I used to be a big NBA fan. I grew up in Utah during the era of John Stockton and Karl Malone. Those two sports figures were always elevated figures that I looked up to. Neither ever rose to the level of John Elway in my mind, however, but they were the two sports figures that fell right behind John Elway.
I looked up to John Stockton and Karl Malone not as people, but as basketball players and I modeled how I played basketball after how they played the sport. Hours were spent out in the front driveway practicing my passing to match John Stockton’s passing and my low post moves to match Karl Malone’s low post moves.
Modeling my football playing after John Elway wasn’t realistic, but I always looked up to him and I even shed a few tears when he won his first Super Bowl. Watching him retire from the Denver Broncos was very surreal for me. I had never known the Denver Broncos without John Elway and in my mind he should be Denver’s quarterback until the day I died.
What does all this have to do with parenting? Well, I was pretty disgusted when I accidentally saw a commercial that ran during one of the recent NBA Playoff games.
I don’t watch the NBA anymore. I haven’t watched the NBA since Tony Parker took nine steps without dribbling two years ago and didn’t get whistled for traveling. That’s not real basketball so I have hard time watching a sport that pretends to be a game that I grew up loving. But every once in a while I’ll flip on the TV and an NBA game will be on and I’ll catch whatever portion is playing before I can get the channel changed. Well, that’s what happened the other night. I flipped on the TV and I saw an NBA commercial that was promoting the movie Man of Steel. For those who don’t know, Man of Steel is the new updated version of Superman that is supposed to be released pretty soon.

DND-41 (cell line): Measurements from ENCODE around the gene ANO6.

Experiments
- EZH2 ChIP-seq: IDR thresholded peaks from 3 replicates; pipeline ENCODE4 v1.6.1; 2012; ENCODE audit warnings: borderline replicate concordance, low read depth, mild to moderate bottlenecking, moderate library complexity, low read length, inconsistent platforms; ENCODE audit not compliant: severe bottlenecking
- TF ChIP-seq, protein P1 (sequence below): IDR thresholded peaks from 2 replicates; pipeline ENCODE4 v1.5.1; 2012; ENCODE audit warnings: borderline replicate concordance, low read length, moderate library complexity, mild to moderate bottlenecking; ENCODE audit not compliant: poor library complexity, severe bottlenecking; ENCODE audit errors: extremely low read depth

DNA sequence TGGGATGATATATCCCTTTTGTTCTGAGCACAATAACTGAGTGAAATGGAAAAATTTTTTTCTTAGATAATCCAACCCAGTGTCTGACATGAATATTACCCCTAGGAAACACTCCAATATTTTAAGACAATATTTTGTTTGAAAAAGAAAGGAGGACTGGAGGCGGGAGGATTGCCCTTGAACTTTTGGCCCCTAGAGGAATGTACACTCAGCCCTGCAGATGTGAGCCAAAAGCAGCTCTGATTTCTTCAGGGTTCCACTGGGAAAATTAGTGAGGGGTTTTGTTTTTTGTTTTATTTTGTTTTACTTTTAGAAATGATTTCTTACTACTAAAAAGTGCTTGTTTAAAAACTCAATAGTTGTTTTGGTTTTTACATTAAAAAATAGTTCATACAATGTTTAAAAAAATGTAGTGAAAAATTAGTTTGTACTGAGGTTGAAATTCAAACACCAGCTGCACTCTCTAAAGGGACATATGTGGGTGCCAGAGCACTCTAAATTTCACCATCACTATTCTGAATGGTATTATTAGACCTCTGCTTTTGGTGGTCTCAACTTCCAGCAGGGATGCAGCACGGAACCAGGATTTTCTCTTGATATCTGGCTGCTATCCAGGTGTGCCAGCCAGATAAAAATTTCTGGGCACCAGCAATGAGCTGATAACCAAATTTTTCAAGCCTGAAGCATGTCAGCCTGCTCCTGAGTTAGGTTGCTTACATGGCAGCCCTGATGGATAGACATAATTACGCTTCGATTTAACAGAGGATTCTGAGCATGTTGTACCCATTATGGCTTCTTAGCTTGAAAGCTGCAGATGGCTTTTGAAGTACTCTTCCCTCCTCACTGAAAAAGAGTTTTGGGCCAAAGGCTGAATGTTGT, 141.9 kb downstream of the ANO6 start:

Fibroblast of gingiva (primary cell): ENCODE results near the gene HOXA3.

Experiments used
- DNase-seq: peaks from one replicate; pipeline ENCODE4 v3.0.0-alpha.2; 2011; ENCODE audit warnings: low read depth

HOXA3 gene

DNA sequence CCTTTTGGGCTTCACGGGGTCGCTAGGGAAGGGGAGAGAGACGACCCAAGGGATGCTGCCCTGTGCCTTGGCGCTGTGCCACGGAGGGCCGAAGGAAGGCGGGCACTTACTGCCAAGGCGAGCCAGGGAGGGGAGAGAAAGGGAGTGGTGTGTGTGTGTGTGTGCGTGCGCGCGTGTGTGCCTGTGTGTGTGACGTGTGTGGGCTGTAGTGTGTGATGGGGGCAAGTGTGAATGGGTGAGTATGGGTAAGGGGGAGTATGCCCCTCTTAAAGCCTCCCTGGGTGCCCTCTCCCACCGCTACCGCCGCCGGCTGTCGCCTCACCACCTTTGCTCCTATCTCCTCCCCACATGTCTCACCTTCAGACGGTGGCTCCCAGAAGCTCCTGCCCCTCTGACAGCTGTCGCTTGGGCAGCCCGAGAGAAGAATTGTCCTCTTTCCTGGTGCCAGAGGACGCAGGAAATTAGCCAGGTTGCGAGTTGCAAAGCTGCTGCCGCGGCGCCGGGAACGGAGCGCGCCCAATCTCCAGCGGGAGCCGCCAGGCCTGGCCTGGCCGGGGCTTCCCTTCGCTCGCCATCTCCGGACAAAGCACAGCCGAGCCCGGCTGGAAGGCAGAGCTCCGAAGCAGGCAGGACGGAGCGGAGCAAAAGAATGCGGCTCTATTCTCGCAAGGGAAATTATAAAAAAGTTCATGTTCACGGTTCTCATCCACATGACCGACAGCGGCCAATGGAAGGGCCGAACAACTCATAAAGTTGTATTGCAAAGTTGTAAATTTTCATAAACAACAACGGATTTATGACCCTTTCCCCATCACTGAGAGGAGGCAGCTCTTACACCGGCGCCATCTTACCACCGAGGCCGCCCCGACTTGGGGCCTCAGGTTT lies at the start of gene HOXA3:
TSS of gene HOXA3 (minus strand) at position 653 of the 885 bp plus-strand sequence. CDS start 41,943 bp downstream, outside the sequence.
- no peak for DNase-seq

The premise of the commercial was that greatness comes from within. The screen would flash between scenes of Superman from Man of Steel and shots of NBA stars doing NBA moves. The commercial in a not-so-subtle way was promoting NBA stars as heroes and that’s my issue.
There are sports figures that can be looked up to as generally good people with good characteristics, but heroes? No. Carmelo Anthony isn’t even a role model, let alone a hero. Lebron James? No thanks. Chris Bosh? Dwayne Wade? Tim Duncan? No. None of those guys are heroes. They play a very loose version of basketball for a living while making millions and millions of dollars.
Being a basketball player and making millions of dollars does not make someone a hero and it sends a terrible message to the youth. I idealized John Elway, Karl Malone and John Stockton. I remember how impressionable I was when I was that age. Even though I never looked at those three as sports heroes in my mind, I don’t think it would have taken much of an effort from the NFL’s and NBA’s marketing department to make me consider them as actual heroes.
What happens if Carmelo Anthony gets another DUI, or another one of these perceived heroes drives drunk down the road and commits manslaughter like Donte Stallworth? How do you explain to your kid that these people are heroes who also do bad things that either have hurt other people or could potentially hurt other people? Just look at OJ Simpson’s fall. He probably approached hero status to many Bills fans, but he’s likely going to spend the rest of his life behind bars.
Sports figures can provide a lot of good entertainment and some examples of good human behavior, but rarely if ever should they be considered heroes because they play a game and make a lot of money playing that game.
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